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Without Guns, How Am I Supposed To Defend Myself From My Family?

As a gun owner, I feel very strongly about our constitutional right to bear arms. There are people out there who say we need to reexamine our country’s firearm policies, and still others who believe American citizens shouldn’t be allowed to own guns at all. To these critics, I pose just one question: Without guns, how am I supposed to protect myself from my immediate family?

If I lose my gun rights, I lose my right to self-defense against those who live closest to me, right here in my own home—my wife and three children.

I’ve heard all the arguments. Guns are dangerous. Guns are evil. Guns kill thousands of innocent people across the world every year. But the last time I checked, there are four individuals living under my roof who have more or less unfettered access to my property and person at all times. They even have keys to the place.

So what happens if my wife or one of my kids, ages 7 to 16, decides to rob me? Or attack me? If I’m not carrying a gun, my options are pretty limited. The truth is, there are always going to be demented individuals in my family who are willing to do God knows what terrible things to hurt people. We can’t change that. But with firearms, we can protect ourselves against threats within the home.

It’s my house, and if a suspicious family member wandering the hallways suddenly threatens me, I have the right to fight back using everything up to and including deadly force.

This could be life or death we’re talking about here. There are crazy, desperate people out there in my kitchen, my living room—everywhere. I even ride in cars with these people. For Christ’s sake, my 13-year-old, Nathan, sleeps in the room right next to mine, his head just a few feet away from my own! Without a gun, I’d be left powerless and fully exposed.

That’s why I keep a Smith & Wesson 642 Hammerless strapped to my calf at all times.

Suppose I wake up in the middle of the night, hear noises coming from downstairs, go to check it out, and run into my teenage daughter, surprising her. Suppose a confrontation ensues. Suppose it escalates and gets out of control. In such encounters, it’s every citizen’s right to protect himself by gunning down a blood relative.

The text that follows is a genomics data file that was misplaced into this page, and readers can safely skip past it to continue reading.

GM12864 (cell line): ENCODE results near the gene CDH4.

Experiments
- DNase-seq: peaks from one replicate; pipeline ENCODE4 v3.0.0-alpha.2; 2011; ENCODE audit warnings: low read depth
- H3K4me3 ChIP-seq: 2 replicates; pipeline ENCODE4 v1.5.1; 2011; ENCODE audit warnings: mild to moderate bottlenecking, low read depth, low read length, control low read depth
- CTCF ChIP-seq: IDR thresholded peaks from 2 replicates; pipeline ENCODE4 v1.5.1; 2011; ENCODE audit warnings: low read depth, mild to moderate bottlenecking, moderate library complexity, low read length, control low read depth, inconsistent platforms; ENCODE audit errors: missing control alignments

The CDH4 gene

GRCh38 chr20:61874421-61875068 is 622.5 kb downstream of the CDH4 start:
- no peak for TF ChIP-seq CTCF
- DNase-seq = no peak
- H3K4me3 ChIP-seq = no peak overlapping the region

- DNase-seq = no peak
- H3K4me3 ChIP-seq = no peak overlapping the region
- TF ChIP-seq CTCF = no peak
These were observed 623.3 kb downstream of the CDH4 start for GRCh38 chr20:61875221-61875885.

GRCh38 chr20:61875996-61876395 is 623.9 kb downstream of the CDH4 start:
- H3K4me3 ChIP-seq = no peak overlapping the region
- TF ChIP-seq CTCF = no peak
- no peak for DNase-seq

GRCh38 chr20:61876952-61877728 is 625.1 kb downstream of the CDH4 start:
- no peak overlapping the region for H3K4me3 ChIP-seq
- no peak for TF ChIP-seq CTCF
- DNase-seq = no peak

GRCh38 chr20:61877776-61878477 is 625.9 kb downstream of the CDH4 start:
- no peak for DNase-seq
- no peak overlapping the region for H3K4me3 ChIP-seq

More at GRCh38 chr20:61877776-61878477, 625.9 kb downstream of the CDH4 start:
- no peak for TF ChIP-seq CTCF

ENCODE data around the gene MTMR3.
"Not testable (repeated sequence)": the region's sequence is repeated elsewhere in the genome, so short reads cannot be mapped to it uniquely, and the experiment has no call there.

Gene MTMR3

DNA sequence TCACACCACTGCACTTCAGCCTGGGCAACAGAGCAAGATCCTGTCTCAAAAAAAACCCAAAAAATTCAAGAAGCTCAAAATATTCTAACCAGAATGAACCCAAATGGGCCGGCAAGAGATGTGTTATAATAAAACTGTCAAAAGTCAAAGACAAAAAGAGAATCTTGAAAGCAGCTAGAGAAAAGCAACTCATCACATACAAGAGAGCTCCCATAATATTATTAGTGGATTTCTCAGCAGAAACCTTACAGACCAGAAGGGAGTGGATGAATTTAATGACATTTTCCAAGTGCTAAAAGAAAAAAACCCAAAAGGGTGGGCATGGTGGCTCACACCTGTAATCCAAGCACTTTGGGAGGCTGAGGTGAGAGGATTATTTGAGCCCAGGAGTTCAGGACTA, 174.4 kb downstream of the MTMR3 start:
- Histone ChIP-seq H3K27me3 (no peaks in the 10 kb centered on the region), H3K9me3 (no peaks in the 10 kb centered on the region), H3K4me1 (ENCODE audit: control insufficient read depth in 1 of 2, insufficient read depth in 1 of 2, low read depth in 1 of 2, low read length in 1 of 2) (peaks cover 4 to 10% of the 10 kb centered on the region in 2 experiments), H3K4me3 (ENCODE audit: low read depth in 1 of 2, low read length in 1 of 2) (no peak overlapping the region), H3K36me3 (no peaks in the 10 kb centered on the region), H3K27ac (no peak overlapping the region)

Even as I sit here writing this column in my study, those nutjob members of my household could break in from the next room and come right at me. Do you think the police would arrive before I was completely surrounded by my family? Of course not.

I’m the only police around here. I’m the one who sits across from his wife and kids at the dining room table with a loaded shotgun on his lap.

You see, those gun-control people in Washington don’t know what it’s like to live here, and so they just don’t get it. If they take away my guns, the other members of the Lewis family will still be out there—maybe on the couch watching television, maybe out in the garage, maybe around the next corner—and I’ll have no overwhelming, lethal force to protect myself with.

Still, the anti-gun crowd thinks it’s wrong for me to own an extensive collection of semiautomatic assault rifles. But then they probably also think it was wrong of me to shoot that son of mine I saw trying to break into my car last year.

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